Dot Wordsworth

Not bloody likely

It brought the house down in Pygmalion but the joke proved too controversial for Hollywood

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In My Fair Lady, which came out as a film in 1964, 50 years after Shaw’s Pygmalion, they decided to update Eliza’s exclamation of ‘Walk! Not bloody likely. I am going in a taxi’, which, on the first night in 1914, had ‘brought the house down’ on the lips of Mrs Patrick Campbell, according to the Daily Telegraph review. So at Ascot, Eliza in the film shouts at her favoured horse: ‘Move yer bloomin’ arse.’

In the Pygmalion version, half the joke is saying bloody in a duchess’s accent, but Audrey Hepburn’s Eliza falls out of her trained accent in excitement and shouts in Cockney. It seems odd that bloody was then brought down a notch to bloomin’, but perhaps American audiences were less familiar with bloody as an ordinary intensifier in speech.

I was only thinking about this because I’d found myself a little annoyed recently by hearing people using likely as an adverb, as a synonym for probably. Thus drivers staying at home during half term ‘will likely free up the roads for other commuters’, the Sun reported. My annoyance, I discover, was misplaced, since likely has been used in this sense for centuries,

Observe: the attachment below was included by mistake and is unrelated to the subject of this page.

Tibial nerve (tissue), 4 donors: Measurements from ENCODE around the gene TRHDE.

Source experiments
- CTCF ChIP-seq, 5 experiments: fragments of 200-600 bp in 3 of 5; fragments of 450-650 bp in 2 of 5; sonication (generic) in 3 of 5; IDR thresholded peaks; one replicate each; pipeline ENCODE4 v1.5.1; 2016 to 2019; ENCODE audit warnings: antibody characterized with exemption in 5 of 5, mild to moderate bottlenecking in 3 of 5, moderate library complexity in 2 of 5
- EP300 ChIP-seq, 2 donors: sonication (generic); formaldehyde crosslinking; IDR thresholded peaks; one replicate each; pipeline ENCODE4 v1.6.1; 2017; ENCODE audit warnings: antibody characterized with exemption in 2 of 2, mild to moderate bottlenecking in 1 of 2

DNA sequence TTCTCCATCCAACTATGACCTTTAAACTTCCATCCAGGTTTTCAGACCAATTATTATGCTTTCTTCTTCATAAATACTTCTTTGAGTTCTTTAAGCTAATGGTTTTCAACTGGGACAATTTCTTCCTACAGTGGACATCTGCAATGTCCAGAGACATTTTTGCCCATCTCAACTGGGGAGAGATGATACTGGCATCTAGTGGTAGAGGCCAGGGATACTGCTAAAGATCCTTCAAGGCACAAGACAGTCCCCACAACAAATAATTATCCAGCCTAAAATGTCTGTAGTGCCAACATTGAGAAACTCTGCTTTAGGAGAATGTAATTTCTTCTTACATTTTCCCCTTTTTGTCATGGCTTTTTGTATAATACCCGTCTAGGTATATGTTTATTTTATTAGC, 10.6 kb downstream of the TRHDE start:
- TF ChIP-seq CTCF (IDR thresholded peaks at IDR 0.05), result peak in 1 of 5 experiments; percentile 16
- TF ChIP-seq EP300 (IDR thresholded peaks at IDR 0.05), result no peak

Still, just as not all adverbs end in ly, so not all words ending in ly are adverbs. Likely is usually an adjective. As soon as Pygmalion was staged, a play on words went round by which, instead of ‘not bloody likely’, people said ‘not Pygmalion likely’. I’ve never heard it said, though Dorothy L. Sayers used the phrase in dialogue in her detective novel Clouds of Witness (1926).

It is surprising that bloody was genuinely a taboo word when no one quite knew what it meant. Some thought it an invocation of God’s blood, others a reduced form of bylady. In 1884, the St James’s Gazette reported that farmers around Ludlow, ‘although none of them are Roman Catholics, swear “by’r Leddie”.’ But a shift from interjection to intensifier would be strange.

Bloody (like fucking) is often interpolated in phrases (such as Eliza’s), or even between syllables. By prosodic laws, it must come before the stressed syllable, which suits words best that have more than one syllable before the stress. The favourite is abso-bloody-lutely.